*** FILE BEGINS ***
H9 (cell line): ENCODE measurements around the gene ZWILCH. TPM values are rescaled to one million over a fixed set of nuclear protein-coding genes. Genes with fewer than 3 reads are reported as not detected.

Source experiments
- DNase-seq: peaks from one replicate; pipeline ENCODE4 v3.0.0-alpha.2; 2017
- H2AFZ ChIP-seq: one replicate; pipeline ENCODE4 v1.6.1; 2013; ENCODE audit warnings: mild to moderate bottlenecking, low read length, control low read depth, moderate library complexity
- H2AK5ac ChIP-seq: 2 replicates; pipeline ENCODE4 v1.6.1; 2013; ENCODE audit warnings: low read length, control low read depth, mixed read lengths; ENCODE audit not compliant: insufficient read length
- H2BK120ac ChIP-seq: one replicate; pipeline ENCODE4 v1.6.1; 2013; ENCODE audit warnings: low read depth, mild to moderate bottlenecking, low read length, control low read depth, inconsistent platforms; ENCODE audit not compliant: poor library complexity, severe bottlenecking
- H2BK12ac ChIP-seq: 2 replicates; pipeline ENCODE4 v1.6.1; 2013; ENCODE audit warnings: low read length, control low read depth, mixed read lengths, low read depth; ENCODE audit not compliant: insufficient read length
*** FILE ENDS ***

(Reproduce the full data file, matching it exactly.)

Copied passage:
H9 (cell line): ENCODE measurements around the gene ZWILCH. TPM values are rescaled to one million over a fixed set of nuclear protein-coding genes. Genes with fewer than 3 reads are reported as not detected.

Source experiments
- DNase-seq: peaks from one replicate; pipeline ENCODE4 v3.0.0-alpha.2; 2017
- H2AFZ ChIP-seq: one replicate; pipeline ENCODE4 v1.6.1; 2013; ENCODE audit warnings: mild to moderate bottlenecking, low read length, control low read depth, moderate library complexity
- H2AK5ac ChIP-seq: 2 replicates; pipeline ENCODE4 v1.6.1; 2013; ENCODE audit warnings: low read length, control low read depth, mixed read lengths; ENCODE audit not compliant: insufficient read length
- H2BK120ac ChIP-seq: one replicate; pipeline ENCODE4 v1.6.1; 2013; ENCODE audit warnings: low read depth, mild to moderate bottlenecking, low read length, control low read depth, inconsistent platforms; ENCODE audit not compliant: poor library complexity, severe bottlenecking
- H2BK12ac ChIP-seq: 2 replicates; pipeline ENCODE4 v1.6.1; 2013; ENCODE audit warnings: low read length, control low read depth, mixed read lengths, low read depth; ENCODE audit not compliant: insufficient read length